"Invasion of the Body Snatchers [Collector's Edition]" Lands at Home on Blu-ray

Scream Factory brings a new 2K restoration of "Invasion of the Body Snatchers" to blu-ray in a Collector's Edition that will leave sci-fi and alien enthusiasts absolutely giddy with satisfaction. Director Philip Kaufman ("The Right Stuff") helmed the 1978 remake from a screenplay by W.D. Richter ("Dracula", "Needful Things") based on Jack Finney's novel. An all-star cast of amazing actors is headed up by Donald Sutherland and co-stars Brooke Adams, Leonard Nimoy, and Jeff Goldblum.

One by one, the residents of San Francisco are becoming drone-like shadows of their former selves in "Invasion of the Body Snatchers". As the phenomenon spreads, two Department of Health workers, Matthew (Donald Sutherland) and Elizabeth (Brooke Adams), uncover the horrifying truth: Mysterious pods are cloning humans — and destroying the originals! The unworldly invasion grows stronger with each passing minute, hurling Matthew and Elizabeth into a desperate race to save not only their own lives, but the future of the entire human race.

Director Philip Kaufman did a masterful job of visualizing a dark state of paranoia in "Invasion of the Body Snatchers". Michael Chapman's ("The Lost Boys", "Ghostbusters II") cinematography is effective and unsettling just the way it was intended to be. It was also a delight to take in a film knowing that all the special effects were practical versus the CGI we're given today.

A cameo by original "Invasion of the Body Snatchers" actor Kevin McCarthy has him playing a man running down the road from a group of cloned aliens. He slams into the car Donald Sutherland and Brooke Adams's characters are in and proclaims, "They're here! They're here!" It's almost as if he had been running from the pod people for 20 years and finally made it to San Francisco. Don Siegel, who directed the 1956 version also briefly appears as a taxi cab driver.

"Invasion of the Body Snatchers" is rated PG for nudity, violence and gore, profanity, alcohol and drug use, and frightening and intense scenes. There are some unsettling parts where the alien replicants are being "born" which some will find gooey and gross. Apparently the display of a woman's breasts didn't merit a movie an R-rating in the 1970s as they do now.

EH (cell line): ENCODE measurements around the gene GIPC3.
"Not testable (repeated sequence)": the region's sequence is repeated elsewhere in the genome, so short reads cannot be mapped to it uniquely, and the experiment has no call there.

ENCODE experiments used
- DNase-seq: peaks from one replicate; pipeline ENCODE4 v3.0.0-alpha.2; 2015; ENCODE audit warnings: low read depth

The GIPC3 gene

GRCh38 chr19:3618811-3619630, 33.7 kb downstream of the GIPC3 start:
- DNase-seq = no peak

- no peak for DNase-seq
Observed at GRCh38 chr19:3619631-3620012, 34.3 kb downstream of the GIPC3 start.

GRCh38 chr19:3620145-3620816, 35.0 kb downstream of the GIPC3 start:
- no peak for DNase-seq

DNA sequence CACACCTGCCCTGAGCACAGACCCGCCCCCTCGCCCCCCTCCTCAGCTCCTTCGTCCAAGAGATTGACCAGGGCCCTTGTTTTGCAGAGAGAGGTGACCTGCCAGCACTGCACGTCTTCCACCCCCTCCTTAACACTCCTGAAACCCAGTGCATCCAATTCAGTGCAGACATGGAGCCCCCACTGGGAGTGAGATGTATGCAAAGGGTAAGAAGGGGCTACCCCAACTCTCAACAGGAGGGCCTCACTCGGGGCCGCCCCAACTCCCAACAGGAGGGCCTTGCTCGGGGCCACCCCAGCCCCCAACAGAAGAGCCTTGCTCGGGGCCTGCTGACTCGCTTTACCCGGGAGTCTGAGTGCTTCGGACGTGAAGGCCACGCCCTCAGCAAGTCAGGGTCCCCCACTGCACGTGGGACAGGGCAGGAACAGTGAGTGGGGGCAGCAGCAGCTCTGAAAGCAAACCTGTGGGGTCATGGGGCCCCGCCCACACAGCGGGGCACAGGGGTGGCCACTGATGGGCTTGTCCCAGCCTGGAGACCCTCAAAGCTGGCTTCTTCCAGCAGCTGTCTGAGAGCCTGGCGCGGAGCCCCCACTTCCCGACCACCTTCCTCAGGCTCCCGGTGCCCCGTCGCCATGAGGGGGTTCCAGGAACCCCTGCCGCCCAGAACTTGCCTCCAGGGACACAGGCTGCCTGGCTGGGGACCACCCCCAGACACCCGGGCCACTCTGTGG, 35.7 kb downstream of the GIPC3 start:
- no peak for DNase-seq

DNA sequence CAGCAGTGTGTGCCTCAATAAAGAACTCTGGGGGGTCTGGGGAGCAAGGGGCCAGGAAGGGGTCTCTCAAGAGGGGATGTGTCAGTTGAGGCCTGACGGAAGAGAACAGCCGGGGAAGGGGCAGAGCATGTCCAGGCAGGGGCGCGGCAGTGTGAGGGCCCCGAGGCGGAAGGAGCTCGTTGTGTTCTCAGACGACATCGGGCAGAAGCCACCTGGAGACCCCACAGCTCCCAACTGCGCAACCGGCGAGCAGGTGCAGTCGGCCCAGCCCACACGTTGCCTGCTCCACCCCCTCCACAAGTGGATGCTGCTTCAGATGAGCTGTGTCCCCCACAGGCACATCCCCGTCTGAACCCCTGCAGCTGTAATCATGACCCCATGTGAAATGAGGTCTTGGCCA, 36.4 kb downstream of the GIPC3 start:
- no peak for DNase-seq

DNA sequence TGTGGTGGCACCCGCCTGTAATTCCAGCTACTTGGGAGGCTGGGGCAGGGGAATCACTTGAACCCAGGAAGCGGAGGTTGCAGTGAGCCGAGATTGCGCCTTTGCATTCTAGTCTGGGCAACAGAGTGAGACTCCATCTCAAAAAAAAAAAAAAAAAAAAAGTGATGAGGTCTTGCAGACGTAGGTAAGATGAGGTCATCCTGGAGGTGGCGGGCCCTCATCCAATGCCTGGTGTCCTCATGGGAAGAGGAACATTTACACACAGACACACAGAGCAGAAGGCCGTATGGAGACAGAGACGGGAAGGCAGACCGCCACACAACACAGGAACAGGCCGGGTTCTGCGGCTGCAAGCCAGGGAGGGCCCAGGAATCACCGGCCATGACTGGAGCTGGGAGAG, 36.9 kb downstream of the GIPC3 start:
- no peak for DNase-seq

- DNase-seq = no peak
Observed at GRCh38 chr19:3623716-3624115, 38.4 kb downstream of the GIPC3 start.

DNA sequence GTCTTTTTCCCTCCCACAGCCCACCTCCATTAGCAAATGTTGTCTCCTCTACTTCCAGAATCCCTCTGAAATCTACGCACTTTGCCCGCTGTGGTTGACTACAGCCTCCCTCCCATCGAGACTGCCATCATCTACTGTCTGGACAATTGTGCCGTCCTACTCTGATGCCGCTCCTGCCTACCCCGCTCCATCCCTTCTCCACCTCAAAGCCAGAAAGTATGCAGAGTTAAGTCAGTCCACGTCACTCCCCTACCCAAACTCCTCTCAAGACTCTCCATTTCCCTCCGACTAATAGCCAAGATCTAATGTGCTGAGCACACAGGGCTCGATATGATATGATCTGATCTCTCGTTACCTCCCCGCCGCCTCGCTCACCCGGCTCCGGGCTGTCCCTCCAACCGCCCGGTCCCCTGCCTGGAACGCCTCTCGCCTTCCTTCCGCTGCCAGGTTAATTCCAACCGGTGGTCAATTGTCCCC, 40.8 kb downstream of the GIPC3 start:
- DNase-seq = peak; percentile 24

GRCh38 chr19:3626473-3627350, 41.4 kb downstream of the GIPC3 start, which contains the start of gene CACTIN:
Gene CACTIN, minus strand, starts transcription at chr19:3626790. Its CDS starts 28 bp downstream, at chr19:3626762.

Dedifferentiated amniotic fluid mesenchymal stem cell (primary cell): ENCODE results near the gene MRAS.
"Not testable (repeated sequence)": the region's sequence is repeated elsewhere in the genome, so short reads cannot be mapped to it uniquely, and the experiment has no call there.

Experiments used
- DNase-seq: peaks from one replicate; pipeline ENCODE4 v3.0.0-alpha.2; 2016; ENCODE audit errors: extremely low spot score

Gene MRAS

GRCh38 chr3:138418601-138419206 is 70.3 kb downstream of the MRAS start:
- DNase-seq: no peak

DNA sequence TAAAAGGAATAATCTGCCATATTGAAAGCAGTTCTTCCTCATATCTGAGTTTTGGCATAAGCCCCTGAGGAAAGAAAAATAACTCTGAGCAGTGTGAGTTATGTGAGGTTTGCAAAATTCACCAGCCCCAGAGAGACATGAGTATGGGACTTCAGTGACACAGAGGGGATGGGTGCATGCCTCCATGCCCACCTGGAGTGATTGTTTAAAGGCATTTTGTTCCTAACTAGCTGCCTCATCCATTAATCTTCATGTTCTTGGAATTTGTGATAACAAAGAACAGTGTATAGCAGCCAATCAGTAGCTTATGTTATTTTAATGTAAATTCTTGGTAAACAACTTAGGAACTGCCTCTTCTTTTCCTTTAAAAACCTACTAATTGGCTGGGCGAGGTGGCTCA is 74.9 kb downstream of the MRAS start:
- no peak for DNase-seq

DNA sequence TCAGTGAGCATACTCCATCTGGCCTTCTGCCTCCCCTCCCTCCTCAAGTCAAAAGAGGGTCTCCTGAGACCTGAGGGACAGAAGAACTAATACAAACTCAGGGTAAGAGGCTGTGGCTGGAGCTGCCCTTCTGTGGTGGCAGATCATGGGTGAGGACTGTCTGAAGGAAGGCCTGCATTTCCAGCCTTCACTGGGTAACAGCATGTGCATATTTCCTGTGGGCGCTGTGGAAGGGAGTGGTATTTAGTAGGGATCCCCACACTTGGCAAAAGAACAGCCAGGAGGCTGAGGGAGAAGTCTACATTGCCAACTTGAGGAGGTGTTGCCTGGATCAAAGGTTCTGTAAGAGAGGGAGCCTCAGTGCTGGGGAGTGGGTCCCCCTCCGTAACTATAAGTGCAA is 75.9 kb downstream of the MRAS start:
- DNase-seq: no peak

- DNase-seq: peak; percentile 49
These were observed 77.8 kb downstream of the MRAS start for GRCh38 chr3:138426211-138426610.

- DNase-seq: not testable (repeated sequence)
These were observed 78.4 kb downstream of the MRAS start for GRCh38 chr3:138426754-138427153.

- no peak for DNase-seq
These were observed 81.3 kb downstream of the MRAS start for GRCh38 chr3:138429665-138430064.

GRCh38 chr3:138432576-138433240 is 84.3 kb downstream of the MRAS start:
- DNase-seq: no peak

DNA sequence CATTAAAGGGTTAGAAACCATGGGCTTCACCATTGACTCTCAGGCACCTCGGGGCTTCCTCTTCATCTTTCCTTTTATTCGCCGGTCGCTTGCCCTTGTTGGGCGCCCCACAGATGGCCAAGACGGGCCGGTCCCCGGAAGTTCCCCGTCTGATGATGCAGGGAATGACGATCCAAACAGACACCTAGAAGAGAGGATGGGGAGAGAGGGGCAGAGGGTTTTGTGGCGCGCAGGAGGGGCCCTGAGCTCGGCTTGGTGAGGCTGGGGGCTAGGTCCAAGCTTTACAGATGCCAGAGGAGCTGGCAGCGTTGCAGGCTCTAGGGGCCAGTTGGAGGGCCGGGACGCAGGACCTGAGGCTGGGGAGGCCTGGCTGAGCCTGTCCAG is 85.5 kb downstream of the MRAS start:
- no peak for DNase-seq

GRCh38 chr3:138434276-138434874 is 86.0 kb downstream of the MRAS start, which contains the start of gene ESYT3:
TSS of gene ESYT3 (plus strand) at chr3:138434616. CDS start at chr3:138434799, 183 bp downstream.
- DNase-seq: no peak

The Collector's Edition of "Invasion of the Body Snatchers" is jammed full of all the bonus material we've come to expect from Scream Factory. There are new interviews with Actress Brooke Adams, Actor Art Hindle, Writer W.D. Richter, and Composer Denny Zeitlin. New audio commentary is provided by Author/Film Historian Steve Haberman.

It also contains older featurettes that delve into the special effects, sound effects, and cinematography. A classic episode of "Science Fiction Theatre" directed by Jack Arnold ("It Came From Outer Space", "The Creature from the Black Lagoon") based on Jack Finney's short story "Time Is Just A Place" is included as well. A theatrical trailer, TV spots, radio spots, and a photo gallery round out the special features.

I wish I liked "Invasion of the Body Snatchers" as much as most critics do. There's plenty of disturbing moments that impressed me. It was also great seeing Leonard Nimoy outside of his Spock persona. Witnessing a young Jeff Goldblum was the cherry on top. Ultimately, I felt like I was watching a bunch of people running around with some chillingly unsettling sequences thrown in every ten or fifteen minutes.

"Invasion of the Body Snatchers [Collector's Edition]" is available now on Blu-ray.